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Is Machine Learning the New EPM Black?

I am currently a data scientist & am also a certified lean six sigma black belt. I specialize in the Big Data Finance, EPM, BI & process improvement fields where this convergence of skills has provided me the ability to understand the interactions between people, process and technology/ tools.

I would like to address the need to transform traditional EPM processes by leveraging more machine learning to help reduce forecast error and eliminate unnecessary budgeting and planning rework and cycle time using a  3 step ML approach:

1st, determine which business drivers are statistically meaningful to the forecast (correlation) , eliminating those that are not.

2nd, cluster those correlated drivers by significance to determine those that cause the most variability to the forecast (causation).

3rd, use the output of 1 and 2 as inputs to the forecast, and apply ML in order to generate a statistically accurate forward looking forecast.

 ml

Objection handling, in my experience, focuses on the cost,  time and the sensitive change management aspect- how I have handled these, for example, is as such :

  1. Cost: all of these models can be built using free tools like R and Python data science libraries, so there is minimal to no technology/tool capEx/opEx investment.   
  2. Time: most college grads with either a business, science or computer engineering degree will have undoubtedly worked with R and/or Python (and more) while earning their degree. This reduces the ramp time to get folks acclimated and up to speed. To fill the remaining skill set gap, they can use the vast libraries of work already provided by the R / Python initiatives or the many other data science communities available online for free as a starting point, which also minimizes the time due to unnecessary cycles and rework trying to define drivers based on gut feel only.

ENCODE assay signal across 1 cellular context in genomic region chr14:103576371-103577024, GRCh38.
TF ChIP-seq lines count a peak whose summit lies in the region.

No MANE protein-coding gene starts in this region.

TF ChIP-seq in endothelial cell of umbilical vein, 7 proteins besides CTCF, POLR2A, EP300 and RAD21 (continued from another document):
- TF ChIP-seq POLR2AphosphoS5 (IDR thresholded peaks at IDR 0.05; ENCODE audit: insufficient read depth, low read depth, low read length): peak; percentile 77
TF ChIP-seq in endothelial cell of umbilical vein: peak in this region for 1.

3. Change: this is the bigger objection that has to be handled according to the business culture and openness to change. Best means of handling this is to simply show them. Proof is in the proverbial pudding so creating a variance analysis of the ML forecast, the human forecast and the actuals will speak volumes, and bonus points if the correlation and clustering analysis also surfaced previously unknown nuggets of information richness.

Even without the finding the golden nugget ticket, the CFO will certainly take notice of a more accurate forecast and appreciate the time and frustration savings from a less consuming budget and planning cycle.

KPIs in Retail & Store Analytics

I like this post. While I added some KPIs to their list, I think it is a good list to get retailers on the right path…

KPIs in Retail and Store Analytics (continuation of a post made by Abhinav on kpisrus.wordpress.com:
A) If it is a classic brick and mortar retailer:

Retail / Merchandising KPIs:

-Average Time on Shelf

-Item Staleness

-Shrinkage % (includes things like spoilage, shoplifting/theft and damaged merchandise)

Marketing KPIs:

-Coupon Breakage and Efficacy (which coupons drive desired purchase behavior vs. detract)